I'm trying to simulate 3 qubit (distance 3) bit-flip code in stim. I wrote code similar to How to import a generic stabilizer code in stim using MPP operation. I found the following way yields logical error rate below physical error rate

MPP Z0*Z1 #stabilizer measurement in the last round
MPP Z1*Z2 #stabilizer measurement in the last round

M 0 1 2 #measure logical Z
DETECTOR rec[-2] rec[-3] rec[-5]
DETECTOR rec[-1] rec[-2] rec[-4]

However is it possible to use MPP in the end? If so, how? I'm asking this because I'm confused when trying to write a similar readout for 7-qubit code where the relation is more complex.


1 Answer 1


Yes, you can use MPP to measure the logical observable. For a repetition code the observable is just any one qubit's Z, so all you'd really be doing is replacing the transversal measurement M 0 1 2 with MPP Z2.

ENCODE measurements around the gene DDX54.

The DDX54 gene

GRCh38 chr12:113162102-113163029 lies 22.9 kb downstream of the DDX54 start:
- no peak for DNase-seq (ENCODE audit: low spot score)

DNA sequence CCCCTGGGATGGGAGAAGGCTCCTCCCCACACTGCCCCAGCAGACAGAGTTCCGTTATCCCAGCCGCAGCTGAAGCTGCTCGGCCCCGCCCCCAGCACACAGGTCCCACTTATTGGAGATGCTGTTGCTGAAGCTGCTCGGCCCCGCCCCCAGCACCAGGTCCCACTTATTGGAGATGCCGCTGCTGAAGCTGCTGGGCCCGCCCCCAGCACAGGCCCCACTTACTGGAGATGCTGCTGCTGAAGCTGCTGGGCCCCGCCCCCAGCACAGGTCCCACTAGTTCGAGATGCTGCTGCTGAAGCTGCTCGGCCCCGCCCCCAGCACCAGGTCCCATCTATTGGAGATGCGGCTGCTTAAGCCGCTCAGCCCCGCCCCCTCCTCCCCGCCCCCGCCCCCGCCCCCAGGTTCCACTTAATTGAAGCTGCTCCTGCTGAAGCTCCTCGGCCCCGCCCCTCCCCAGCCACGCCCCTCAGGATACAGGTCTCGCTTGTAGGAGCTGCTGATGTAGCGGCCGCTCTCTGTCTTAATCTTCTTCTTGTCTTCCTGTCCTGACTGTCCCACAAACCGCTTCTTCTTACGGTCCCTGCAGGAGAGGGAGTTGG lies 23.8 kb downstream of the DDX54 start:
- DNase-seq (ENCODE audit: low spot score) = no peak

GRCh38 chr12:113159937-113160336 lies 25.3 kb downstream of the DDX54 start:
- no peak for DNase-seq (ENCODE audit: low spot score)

For making a circuit to run on hardware, you'd want to leave things as you have them. If the measurements are noisy, you need the detectors you've declared to correct errors. Replacing M 0 1 2 with MPP Z2 will force you to delete those detectors and the circuit will no longer be fault tolerant to noise that occurs between the last layer of stabilizer measurements and the observable measurement.

  • $\begingroup$ If, after the last noisy layer, I do a layer of noiseless stabilizer measurement, detect, and then measure the observable using MPP, this detects noise between the last layer and the observable measurement, right?\n MPP Z0*Z3*Z5*Z6 MPP Z1*Z3*Z4*Z6 MPP Z2*Z4*Z5*Z6 DETECTOR rec[-1] rec[-4] DETECTOR rec[-2] rec[-5] DETECTOR rec[-3] rec[-6] MPP Z0*Z1*Z2*Z3*Z4*Z5*Z6 OBSERVABLE_INCLUDE(0) rec[-1] \n $\endgroup$ Oct 24, 2022 at 15:23
  • $\begingroup$ @GuhhoiWong No it won't detect noise at that location, but you just specified that that location was noiseless, so it will work. If you attempt to run it on hardware, instead of in stim's simulator, the "it's noiseless" assertion will become false and it will stop working. $\endgroup$ Oct 24, 2022 at 15:28

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